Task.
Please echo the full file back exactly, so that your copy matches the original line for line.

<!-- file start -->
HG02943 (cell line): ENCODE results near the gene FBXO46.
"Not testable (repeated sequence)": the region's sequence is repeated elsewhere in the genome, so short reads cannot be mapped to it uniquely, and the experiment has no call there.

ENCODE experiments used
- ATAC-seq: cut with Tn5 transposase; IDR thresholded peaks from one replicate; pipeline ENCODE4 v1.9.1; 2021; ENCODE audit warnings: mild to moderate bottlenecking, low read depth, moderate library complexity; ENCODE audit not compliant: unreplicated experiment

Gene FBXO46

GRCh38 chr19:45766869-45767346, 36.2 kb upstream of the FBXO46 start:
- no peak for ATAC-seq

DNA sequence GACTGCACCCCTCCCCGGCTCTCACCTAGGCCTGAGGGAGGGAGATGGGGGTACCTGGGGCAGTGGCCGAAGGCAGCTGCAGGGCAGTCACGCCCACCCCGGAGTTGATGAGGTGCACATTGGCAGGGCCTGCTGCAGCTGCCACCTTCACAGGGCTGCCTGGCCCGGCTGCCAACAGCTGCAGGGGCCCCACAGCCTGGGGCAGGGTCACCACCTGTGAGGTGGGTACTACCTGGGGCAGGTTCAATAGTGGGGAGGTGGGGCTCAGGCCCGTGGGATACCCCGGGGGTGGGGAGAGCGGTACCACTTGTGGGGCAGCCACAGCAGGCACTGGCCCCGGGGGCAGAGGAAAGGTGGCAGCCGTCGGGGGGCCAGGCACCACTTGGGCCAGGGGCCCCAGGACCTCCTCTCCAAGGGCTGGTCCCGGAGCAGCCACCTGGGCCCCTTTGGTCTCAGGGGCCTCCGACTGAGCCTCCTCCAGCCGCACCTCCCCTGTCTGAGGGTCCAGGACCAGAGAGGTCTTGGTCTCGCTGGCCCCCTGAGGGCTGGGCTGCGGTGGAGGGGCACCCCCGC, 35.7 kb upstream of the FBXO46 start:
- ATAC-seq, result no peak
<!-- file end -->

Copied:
HG02943 (cell line): ENCODE results near the gene FBXO46.
"Not testable (repeated sequence)": the region's sequence is repeated elsewhere in the genome, so short reads cannot be mapped to it uniquely, and the experiment has no call there.

ENCODE experiments used
- ATAC-seq: cut with Tn5 transposase; IDR thresholded peaks from one replicate; pipeline ENCODE4 v1.9.1; 2021; ENCODE audit warnings: mild to moderate bottlenecking, low read depth, moderate library complexity; ENCODE audit not compliant: unreplicated experiment

Gene FBXO46

GRCh38 chr19:45766869-45767346, 36.2 kb upstream of the FBXO46 start:
- no peak for ATAC-seq

DNA sequence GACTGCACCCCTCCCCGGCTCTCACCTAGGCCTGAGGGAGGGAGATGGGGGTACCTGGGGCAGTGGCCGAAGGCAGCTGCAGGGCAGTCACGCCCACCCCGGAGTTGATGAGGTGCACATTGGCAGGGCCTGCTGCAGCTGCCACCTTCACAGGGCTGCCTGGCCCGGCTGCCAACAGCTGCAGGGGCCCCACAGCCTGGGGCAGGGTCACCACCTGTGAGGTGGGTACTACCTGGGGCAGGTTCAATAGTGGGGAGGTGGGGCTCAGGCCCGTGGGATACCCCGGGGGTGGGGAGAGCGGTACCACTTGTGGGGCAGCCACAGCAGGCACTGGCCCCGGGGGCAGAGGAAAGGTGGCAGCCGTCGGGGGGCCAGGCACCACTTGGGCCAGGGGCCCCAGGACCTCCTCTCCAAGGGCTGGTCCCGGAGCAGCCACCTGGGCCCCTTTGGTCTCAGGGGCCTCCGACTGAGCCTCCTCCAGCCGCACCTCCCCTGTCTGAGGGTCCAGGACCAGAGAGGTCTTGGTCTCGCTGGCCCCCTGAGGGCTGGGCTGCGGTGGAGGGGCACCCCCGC, 35.7 kb upstream of the FBXO46 start:
- ATAC-seq, result no peak